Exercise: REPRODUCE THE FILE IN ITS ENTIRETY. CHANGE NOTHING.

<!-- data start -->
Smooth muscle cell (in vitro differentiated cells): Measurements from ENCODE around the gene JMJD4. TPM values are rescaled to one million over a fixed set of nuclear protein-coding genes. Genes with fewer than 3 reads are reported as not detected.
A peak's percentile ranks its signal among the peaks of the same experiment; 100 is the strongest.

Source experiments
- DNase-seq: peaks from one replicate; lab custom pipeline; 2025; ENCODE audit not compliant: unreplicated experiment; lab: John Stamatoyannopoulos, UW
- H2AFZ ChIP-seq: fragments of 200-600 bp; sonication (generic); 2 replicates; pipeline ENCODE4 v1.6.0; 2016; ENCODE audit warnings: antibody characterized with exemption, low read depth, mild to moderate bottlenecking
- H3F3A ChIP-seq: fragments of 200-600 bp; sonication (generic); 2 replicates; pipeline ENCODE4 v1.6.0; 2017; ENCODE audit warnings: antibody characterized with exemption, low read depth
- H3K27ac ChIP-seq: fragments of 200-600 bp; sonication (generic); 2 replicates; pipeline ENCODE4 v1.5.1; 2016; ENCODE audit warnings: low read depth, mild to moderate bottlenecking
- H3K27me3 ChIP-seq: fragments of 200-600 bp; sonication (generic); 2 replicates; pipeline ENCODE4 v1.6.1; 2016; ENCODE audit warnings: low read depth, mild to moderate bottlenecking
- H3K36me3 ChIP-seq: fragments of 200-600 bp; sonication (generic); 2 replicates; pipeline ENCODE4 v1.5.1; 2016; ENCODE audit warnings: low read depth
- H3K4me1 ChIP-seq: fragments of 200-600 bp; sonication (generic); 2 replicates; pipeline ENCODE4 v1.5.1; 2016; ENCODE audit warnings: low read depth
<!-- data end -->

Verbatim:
Smooth muscle cell (in vitro differentiated cells): Measurements from ENCODE around the gene JMJD4. TPM values are rescaled to one million over a fixed set of nuclear protein-coding genes. Genes with fewer than 3 reads are reported as not detected.
A peak's percentile ranks its signal among the peaks of the same experiment; 100 is the strongest.

Source experiments
- DNase-seq: peaks from one replicate; lab custom pipeline; 2025; ENCODE audit not compliant: unreplicated experiment; lab: John Stamatoyannopoulos, UW
- H2AFZ ChIP-seq: fragments of 200-600 bp; sonication (generic); 2 replicates; pipeline ENCODE4 v1.6.0; 2016; ENCODE audit warnings: antibody characterized with exemption, low read depth, mild to moderate bottlenecking
- H3F3A ChIP-seq: fragments of 200-600 bp; sonication (generic); 2 replicates; pipeline ENCODE4 v1.6.0; 2017; ENCODE audit warnings: antibody characterized with exemption, low read depth
- H3K27ac ChIP-seq: fragments of 200-600 bp; sonication (generic); 2 replicates; pipeline ENCODE4 v1.5.1; 2016; ENCODE audit warnings: low read depth, mild to moderate bottlenecking
- H3K27me3 ChIP-seq: fragments of 200-600 bp; sonication (generic); 2 replicates; pipeline ENCODE4 v1.6.1; 2016; ENCODE audit warnings: low read depth, mild to moderate bottlenecking
- H3K36me3 ChIP-seq: fragments of 200-600 bp; sonication (generic); 2 replicates; pipeline ENCODE4 v1.5.1; 2016; ENCODE audit warnings: low read depth
- H3K4me1 ChIP-seq: fragments of 200-600 bp; sonication (generic); 2 replicates; pipeline ENCODE4 v1.5.1; 2016; ENCODE audit warnings: low read depth